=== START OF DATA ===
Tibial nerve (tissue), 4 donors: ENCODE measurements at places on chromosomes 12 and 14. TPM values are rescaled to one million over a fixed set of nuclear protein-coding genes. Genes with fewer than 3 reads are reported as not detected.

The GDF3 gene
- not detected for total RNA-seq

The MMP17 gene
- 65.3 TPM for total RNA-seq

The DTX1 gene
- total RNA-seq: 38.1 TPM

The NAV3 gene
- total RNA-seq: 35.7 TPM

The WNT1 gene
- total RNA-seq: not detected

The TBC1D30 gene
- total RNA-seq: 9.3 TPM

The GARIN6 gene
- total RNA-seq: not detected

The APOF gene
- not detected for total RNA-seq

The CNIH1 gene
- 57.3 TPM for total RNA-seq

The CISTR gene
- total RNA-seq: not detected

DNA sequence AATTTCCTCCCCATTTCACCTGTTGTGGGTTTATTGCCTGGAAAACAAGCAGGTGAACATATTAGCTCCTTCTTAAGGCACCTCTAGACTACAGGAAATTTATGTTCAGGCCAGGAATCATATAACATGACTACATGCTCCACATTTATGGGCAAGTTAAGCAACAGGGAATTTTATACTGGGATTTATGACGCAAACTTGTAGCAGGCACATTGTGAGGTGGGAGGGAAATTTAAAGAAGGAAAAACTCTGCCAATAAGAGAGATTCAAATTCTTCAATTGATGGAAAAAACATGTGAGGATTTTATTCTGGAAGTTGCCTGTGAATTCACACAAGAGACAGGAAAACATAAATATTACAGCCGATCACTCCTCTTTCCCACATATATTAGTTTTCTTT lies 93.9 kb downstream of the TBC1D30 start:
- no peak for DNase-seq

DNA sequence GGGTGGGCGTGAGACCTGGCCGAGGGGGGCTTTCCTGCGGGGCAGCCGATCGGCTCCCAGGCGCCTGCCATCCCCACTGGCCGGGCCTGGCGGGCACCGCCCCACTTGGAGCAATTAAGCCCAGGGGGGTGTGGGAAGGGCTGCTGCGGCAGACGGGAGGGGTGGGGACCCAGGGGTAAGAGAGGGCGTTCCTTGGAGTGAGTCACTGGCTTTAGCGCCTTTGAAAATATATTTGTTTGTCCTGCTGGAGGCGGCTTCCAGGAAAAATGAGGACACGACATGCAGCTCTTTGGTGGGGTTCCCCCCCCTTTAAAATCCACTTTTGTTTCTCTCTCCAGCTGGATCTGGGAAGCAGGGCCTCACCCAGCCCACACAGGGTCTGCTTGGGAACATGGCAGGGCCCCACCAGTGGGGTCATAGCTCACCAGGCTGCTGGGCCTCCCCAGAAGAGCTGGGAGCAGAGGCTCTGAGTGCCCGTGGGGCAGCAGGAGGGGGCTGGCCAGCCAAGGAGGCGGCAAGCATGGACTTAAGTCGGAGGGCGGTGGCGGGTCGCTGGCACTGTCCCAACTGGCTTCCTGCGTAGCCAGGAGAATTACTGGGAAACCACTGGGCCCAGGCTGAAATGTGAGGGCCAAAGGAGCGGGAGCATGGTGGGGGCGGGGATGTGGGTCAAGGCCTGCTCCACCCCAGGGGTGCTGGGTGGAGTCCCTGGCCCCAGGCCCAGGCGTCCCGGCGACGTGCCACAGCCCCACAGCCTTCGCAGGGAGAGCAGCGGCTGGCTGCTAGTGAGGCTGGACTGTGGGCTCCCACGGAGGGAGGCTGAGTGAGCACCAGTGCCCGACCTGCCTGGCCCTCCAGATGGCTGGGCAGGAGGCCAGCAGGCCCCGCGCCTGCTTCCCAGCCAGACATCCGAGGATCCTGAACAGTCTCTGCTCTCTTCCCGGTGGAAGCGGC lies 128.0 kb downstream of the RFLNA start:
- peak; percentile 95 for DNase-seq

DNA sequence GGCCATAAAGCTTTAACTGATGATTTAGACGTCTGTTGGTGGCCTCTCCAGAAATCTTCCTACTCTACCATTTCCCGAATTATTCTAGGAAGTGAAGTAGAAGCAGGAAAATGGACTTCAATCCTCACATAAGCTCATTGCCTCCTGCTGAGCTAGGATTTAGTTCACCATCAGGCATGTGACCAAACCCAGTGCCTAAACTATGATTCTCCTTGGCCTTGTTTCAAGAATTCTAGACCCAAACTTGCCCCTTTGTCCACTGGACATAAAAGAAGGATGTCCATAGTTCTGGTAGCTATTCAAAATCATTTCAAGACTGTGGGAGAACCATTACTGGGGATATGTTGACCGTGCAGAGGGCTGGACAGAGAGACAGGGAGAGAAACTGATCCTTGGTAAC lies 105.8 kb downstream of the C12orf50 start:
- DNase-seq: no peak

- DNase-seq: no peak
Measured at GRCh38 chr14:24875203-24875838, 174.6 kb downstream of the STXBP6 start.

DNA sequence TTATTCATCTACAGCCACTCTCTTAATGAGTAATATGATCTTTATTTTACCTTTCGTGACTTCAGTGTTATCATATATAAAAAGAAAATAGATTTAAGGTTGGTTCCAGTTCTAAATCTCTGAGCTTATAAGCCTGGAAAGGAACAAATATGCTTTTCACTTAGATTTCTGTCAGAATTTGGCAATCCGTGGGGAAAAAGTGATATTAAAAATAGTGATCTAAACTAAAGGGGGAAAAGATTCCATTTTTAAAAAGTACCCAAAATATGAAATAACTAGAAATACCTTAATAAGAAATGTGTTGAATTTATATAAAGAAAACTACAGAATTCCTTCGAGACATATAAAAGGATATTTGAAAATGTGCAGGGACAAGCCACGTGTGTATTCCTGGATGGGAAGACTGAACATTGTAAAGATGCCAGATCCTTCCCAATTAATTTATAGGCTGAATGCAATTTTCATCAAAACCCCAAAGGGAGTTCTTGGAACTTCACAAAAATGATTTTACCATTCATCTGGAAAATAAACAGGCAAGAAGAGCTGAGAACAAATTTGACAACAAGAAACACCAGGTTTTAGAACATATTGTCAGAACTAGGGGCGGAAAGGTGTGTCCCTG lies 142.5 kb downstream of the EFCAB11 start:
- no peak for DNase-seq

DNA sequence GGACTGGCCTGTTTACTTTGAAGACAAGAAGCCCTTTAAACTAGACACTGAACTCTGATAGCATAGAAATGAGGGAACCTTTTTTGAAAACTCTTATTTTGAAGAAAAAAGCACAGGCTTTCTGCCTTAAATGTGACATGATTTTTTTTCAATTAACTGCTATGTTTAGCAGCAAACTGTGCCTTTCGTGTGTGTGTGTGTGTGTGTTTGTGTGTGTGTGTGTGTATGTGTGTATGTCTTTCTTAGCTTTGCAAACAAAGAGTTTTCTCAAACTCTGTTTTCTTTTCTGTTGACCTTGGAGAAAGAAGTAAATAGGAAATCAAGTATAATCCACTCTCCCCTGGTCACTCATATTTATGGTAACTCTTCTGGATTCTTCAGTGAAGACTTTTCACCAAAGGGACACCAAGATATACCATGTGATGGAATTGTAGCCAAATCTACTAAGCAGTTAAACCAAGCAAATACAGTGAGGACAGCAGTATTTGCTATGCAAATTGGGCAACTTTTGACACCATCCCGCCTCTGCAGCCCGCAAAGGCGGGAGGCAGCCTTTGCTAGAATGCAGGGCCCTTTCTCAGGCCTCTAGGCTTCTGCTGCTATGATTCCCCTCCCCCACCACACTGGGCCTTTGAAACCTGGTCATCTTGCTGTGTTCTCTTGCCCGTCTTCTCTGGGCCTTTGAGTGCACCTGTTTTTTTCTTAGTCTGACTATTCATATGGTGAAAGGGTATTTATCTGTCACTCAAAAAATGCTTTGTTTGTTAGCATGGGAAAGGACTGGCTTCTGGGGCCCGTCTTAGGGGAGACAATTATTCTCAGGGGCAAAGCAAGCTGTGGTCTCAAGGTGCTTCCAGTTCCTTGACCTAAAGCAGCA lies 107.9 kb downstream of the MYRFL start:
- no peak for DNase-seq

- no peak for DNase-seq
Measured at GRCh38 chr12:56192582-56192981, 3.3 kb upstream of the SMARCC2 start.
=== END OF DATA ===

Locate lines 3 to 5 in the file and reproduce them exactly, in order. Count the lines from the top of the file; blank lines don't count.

- not detected for total RNA-seq

The MMP17 gene
- 65.3 TPM for total RNA-seq